“Ah ha,” offered Aunt Sophie, “I see. Not raising, I have made that mistake.”
“There’s another benefit,” I put in, “to making such a raise. If you don’t raise in situations in which it’s absolutely impossible to scoop, that is, there’s no way to accidentally back into half the pot, then when you do raise, clever players will figure out what you’re doing, and be able to back away from a hand, and save a bet. For example, you have that same 6-4 as before. Your opponent has a pair on board, and bets. Or maybe checks, and so you just show over your cards and tell the dealer to chop it up. If he bets, raise. If he checks, bet. This way when you have the nuts, say a guaranteed scoop hand, or a hand that might back into the whole pot, and you then also raise, your opponent can’t tell if you’re betting or raising only because you have a lock on half the pot or you might be able to get the whole pot. Don’t make that mistake. And let’s say the player who bet the pair of queens has a full house, and raises you back. Go ahead and reraise, even if others later accuse you of wasting time. The reasoning is the same. You want action when the situation comes up and you truly have a monster with a lock for both ways. And don’t forget those truly lovely times when you get your opponent to lay down a better hand. Betting or raising in this situation on the end should be automatic, and I’m amazed at how often I see someone check it down on the end.”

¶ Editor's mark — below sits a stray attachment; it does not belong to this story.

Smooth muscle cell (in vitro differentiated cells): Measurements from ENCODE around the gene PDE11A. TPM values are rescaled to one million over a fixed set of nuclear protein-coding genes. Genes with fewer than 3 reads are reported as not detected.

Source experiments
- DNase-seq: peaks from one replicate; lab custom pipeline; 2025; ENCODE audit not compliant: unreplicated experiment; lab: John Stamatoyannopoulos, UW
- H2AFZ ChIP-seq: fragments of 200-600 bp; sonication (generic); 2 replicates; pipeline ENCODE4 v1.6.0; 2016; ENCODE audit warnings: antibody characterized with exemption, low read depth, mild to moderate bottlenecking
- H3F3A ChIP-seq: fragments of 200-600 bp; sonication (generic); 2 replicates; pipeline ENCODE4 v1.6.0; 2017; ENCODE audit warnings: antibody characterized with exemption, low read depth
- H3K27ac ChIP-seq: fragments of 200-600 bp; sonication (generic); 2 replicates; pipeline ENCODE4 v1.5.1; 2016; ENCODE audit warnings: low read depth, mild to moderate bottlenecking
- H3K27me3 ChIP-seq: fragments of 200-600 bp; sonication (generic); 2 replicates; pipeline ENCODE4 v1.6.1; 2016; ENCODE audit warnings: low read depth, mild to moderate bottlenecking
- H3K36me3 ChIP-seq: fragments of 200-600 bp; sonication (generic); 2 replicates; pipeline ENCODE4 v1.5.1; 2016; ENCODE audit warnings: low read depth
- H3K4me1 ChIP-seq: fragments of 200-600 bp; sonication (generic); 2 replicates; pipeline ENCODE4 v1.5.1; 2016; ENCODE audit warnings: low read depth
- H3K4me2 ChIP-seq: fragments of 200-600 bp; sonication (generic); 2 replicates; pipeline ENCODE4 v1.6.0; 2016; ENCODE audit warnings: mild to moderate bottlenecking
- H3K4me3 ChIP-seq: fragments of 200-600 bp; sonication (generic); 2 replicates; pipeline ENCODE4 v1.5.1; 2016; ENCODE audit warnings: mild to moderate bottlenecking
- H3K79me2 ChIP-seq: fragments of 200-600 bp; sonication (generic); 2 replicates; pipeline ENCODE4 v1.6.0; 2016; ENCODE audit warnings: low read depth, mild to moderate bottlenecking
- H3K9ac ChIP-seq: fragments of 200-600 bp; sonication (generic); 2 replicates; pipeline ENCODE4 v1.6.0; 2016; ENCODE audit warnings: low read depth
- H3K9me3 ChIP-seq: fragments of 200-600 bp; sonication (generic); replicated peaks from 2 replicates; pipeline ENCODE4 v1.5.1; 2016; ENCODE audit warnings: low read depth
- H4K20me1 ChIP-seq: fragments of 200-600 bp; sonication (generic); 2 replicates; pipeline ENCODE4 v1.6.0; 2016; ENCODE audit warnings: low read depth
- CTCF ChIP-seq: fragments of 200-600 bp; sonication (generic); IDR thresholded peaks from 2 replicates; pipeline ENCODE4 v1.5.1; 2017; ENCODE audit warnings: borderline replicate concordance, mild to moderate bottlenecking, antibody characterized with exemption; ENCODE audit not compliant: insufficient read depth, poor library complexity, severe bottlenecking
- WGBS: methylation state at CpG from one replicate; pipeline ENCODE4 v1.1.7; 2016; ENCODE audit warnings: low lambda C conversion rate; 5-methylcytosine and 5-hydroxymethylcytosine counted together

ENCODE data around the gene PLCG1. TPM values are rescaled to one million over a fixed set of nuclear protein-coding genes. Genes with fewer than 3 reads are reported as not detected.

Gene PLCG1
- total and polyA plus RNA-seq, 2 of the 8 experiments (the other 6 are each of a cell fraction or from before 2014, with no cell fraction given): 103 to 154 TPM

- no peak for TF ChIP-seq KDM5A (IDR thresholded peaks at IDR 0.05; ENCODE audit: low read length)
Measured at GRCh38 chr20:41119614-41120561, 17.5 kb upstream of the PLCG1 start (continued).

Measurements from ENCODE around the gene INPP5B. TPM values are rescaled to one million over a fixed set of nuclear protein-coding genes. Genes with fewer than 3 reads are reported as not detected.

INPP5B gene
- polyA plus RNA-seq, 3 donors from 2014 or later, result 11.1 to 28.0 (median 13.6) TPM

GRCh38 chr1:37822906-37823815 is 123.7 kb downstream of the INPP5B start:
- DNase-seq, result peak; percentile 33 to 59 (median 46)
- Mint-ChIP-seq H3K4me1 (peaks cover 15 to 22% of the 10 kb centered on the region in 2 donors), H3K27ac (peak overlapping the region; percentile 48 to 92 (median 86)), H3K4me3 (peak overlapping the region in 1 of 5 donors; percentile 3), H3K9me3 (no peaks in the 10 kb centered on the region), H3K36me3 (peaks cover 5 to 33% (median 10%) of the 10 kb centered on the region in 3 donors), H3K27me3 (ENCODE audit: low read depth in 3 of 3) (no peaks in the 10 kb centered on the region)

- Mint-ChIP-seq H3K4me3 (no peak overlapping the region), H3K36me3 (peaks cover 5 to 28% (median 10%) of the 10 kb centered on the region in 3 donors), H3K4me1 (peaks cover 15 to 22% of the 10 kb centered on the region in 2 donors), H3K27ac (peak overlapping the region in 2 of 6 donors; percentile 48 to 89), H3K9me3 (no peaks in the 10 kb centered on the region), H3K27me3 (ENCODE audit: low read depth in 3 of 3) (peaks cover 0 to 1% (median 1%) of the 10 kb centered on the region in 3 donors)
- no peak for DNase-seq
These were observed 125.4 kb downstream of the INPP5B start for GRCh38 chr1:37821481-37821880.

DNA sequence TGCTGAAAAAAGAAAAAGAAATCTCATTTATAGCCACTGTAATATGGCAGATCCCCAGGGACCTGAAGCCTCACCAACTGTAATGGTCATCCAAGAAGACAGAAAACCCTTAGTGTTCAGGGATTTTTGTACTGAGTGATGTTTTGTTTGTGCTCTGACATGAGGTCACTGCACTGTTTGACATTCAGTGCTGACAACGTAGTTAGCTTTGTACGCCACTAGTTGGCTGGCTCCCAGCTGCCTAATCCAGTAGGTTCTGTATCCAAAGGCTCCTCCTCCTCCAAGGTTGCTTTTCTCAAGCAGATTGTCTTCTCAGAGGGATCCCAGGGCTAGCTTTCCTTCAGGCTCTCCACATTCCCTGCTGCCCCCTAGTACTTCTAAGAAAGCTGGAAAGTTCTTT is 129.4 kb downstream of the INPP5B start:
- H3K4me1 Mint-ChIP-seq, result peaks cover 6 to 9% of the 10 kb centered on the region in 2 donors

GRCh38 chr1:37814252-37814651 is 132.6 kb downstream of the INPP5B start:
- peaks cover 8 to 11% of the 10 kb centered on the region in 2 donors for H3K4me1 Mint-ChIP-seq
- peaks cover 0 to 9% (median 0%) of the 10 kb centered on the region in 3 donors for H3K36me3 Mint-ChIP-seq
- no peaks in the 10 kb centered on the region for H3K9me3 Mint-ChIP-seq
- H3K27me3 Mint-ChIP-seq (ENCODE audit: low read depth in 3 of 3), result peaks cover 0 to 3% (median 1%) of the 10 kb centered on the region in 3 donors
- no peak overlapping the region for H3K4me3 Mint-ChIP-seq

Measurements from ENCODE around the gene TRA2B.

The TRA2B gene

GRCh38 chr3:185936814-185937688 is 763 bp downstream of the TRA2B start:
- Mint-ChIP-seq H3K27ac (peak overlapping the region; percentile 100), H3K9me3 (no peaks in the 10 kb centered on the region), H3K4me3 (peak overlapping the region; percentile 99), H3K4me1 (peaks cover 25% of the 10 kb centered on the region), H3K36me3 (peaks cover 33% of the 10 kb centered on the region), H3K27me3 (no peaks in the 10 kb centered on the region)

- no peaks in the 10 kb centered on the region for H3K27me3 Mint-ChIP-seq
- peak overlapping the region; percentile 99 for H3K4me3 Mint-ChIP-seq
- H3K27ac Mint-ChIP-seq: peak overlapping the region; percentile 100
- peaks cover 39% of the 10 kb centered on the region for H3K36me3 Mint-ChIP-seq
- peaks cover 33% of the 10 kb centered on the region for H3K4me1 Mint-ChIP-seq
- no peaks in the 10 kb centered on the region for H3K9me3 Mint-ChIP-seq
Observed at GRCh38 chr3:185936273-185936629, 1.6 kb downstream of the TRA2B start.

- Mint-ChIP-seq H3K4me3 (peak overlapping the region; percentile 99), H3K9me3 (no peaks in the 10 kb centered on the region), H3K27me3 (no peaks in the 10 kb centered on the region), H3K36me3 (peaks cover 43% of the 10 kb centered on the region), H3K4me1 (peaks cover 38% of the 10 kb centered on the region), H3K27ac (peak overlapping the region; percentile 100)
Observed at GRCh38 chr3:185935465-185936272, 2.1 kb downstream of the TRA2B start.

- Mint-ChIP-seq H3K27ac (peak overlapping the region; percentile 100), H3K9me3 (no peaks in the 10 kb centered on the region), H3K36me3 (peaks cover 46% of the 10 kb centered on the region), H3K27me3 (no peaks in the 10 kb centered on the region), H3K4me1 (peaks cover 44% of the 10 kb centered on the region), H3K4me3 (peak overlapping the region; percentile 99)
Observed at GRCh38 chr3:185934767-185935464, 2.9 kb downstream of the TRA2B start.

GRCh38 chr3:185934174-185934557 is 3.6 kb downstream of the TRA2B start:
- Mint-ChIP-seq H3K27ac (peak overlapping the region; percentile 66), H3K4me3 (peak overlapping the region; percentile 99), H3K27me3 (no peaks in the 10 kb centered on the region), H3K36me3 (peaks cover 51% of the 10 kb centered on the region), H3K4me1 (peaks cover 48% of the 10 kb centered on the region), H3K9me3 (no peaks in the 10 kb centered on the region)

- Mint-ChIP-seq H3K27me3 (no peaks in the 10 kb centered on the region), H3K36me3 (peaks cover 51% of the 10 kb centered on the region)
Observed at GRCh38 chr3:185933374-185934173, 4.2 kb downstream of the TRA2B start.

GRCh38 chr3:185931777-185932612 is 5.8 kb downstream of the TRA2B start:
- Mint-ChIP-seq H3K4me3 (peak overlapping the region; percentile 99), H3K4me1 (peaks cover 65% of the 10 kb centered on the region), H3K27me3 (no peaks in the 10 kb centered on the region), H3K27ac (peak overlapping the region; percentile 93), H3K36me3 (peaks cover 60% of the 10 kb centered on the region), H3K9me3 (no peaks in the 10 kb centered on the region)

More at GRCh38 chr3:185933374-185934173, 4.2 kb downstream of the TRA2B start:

“Poifect sense it makes,” she nodded.
“And another big mistake,” I emended, “is bluffing. I almost absolutely never bluff in 7/8, for reasons we discussed earlier. For a bluff to work, your opponents must put you on a hand, and in low-limit, split-pot games, there are too many hands that they can put you on that still allow them to call. Throw in pot odds, and the optimistic nature of low-limit high-low players, and you’ll soon find that bluffing just isn’t going to work often enough to be profitable.”
“Any others?” she inquired.